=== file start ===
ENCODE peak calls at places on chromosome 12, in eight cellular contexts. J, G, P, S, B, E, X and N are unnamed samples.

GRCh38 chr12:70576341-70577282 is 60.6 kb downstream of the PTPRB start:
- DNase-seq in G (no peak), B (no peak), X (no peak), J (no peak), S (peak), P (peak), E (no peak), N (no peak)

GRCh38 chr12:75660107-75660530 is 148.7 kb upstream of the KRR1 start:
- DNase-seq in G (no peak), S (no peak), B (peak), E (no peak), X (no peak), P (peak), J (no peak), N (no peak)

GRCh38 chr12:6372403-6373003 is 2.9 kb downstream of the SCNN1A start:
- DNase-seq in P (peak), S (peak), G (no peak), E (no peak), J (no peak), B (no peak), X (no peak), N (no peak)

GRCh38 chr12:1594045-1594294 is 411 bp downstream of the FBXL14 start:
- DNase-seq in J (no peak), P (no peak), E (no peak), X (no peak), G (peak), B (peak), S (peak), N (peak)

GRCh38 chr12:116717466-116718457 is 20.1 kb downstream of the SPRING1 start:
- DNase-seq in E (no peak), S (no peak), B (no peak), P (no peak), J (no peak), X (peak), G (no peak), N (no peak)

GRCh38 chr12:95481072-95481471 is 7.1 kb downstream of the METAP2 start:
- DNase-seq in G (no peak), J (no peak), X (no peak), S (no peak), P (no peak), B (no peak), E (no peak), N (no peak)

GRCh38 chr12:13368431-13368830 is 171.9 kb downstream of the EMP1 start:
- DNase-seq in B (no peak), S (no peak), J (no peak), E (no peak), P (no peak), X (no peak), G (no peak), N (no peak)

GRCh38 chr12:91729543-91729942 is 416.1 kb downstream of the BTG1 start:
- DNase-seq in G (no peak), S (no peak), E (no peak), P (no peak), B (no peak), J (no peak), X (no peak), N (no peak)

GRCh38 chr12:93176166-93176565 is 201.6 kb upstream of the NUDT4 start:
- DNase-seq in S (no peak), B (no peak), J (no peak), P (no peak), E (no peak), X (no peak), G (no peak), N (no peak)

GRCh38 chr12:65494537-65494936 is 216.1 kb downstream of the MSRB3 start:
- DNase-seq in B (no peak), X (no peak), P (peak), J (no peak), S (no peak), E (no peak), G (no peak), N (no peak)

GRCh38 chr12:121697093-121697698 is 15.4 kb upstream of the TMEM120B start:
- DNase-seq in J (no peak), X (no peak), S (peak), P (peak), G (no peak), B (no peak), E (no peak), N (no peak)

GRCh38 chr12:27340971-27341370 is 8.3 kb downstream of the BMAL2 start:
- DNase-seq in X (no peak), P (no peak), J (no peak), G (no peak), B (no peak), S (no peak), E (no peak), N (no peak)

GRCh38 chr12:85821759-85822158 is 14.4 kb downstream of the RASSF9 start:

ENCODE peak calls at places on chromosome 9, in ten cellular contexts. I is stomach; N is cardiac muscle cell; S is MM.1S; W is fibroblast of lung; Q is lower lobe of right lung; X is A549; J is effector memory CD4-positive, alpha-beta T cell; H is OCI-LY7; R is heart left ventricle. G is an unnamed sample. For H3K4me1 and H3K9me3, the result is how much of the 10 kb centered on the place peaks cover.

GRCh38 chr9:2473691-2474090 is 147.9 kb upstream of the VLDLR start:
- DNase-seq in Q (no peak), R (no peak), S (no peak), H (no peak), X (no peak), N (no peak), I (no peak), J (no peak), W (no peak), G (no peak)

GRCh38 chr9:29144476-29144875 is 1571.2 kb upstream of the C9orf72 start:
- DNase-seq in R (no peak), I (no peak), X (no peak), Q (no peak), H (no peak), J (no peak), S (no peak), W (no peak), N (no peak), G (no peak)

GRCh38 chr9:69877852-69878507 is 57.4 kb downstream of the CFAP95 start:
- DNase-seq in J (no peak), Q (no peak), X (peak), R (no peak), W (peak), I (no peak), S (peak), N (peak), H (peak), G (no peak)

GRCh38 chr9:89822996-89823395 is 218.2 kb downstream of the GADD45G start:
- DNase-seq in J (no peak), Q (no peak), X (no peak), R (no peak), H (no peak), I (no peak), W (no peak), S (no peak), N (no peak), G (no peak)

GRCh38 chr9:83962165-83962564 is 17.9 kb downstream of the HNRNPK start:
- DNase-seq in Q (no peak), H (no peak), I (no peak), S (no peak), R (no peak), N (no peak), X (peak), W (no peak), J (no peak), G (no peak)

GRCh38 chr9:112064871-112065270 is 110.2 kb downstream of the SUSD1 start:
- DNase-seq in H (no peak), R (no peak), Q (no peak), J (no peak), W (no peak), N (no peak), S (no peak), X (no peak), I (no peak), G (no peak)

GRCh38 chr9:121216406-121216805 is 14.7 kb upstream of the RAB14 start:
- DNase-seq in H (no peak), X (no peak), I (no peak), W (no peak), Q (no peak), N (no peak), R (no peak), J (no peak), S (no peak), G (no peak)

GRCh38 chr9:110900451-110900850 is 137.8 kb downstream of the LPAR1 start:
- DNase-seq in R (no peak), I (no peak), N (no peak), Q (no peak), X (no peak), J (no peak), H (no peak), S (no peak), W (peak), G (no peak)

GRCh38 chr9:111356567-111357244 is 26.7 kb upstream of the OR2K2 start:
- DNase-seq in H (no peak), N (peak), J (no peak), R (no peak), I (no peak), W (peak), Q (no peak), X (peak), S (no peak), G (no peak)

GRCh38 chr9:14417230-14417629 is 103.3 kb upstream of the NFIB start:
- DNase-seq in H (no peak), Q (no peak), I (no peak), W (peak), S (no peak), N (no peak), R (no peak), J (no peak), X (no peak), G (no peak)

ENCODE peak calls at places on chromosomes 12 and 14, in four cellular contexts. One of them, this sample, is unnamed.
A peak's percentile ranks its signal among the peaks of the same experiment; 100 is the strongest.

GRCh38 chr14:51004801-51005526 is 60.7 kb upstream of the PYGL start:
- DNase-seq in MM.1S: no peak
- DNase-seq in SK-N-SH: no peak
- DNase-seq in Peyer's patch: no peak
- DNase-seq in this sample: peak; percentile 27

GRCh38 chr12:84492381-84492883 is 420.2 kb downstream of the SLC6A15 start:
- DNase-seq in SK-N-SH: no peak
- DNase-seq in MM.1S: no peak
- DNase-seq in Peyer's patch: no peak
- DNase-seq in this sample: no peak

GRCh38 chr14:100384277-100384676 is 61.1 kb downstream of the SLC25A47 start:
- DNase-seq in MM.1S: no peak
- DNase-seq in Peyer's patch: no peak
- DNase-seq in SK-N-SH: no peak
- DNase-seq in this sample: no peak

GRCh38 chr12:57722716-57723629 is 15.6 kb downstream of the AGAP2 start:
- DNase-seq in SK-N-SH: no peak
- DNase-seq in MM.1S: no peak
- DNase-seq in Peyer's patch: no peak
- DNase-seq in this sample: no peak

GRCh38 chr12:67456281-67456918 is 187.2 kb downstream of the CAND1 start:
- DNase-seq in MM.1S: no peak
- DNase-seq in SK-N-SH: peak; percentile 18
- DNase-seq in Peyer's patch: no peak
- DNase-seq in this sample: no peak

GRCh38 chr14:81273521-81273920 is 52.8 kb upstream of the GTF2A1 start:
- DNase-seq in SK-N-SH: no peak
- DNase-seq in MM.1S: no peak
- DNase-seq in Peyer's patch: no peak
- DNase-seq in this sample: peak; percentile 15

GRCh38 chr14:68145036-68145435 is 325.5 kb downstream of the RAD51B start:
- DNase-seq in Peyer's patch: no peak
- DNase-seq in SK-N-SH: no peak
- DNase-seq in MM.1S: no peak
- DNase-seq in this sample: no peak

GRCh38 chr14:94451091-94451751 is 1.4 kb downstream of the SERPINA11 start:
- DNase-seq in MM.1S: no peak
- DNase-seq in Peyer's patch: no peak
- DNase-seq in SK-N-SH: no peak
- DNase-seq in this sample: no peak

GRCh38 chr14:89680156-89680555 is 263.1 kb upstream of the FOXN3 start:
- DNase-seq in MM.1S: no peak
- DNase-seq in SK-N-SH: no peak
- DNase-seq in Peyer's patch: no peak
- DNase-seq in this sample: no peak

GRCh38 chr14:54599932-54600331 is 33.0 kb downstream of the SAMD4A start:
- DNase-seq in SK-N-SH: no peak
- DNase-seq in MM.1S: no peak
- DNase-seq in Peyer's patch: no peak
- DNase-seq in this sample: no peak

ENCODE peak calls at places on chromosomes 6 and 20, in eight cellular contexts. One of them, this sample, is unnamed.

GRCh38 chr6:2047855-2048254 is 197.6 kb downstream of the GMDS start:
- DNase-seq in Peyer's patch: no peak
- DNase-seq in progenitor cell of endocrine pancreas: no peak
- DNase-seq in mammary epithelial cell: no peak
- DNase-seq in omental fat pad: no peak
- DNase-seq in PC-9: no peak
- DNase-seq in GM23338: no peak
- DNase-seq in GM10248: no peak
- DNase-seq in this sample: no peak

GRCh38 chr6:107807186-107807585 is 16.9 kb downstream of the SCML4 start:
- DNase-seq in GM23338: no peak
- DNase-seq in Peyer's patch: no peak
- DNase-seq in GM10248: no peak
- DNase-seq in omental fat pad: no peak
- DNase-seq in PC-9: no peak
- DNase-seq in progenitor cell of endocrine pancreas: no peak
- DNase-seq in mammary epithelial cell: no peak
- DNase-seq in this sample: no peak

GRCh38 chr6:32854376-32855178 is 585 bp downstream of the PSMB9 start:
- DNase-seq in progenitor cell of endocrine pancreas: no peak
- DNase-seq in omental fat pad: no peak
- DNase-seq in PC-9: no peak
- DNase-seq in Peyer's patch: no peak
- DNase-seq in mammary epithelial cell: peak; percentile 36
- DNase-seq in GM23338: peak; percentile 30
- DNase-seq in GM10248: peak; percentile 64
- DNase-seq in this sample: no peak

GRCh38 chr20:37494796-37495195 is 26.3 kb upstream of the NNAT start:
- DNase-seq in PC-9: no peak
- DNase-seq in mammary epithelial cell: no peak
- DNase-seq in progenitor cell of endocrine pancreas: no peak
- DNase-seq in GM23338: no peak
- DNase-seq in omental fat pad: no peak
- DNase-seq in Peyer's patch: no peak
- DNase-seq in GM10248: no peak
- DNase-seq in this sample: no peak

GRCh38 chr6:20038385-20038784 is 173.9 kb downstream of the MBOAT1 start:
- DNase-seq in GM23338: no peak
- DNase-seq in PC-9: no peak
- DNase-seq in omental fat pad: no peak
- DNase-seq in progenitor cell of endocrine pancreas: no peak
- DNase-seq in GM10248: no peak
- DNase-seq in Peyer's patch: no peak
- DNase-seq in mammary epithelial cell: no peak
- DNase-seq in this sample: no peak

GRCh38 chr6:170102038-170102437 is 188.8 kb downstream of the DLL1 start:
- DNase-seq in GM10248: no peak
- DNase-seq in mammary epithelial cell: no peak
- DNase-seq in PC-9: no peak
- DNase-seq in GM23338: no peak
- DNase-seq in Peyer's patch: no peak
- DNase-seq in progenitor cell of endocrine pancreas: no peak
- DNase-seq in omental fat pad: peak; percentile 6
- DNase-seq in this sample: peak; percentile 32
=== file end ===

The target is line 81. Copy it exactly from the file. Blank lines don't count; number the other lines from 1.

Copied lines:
- DNase-seq in Peyer's patch: no peak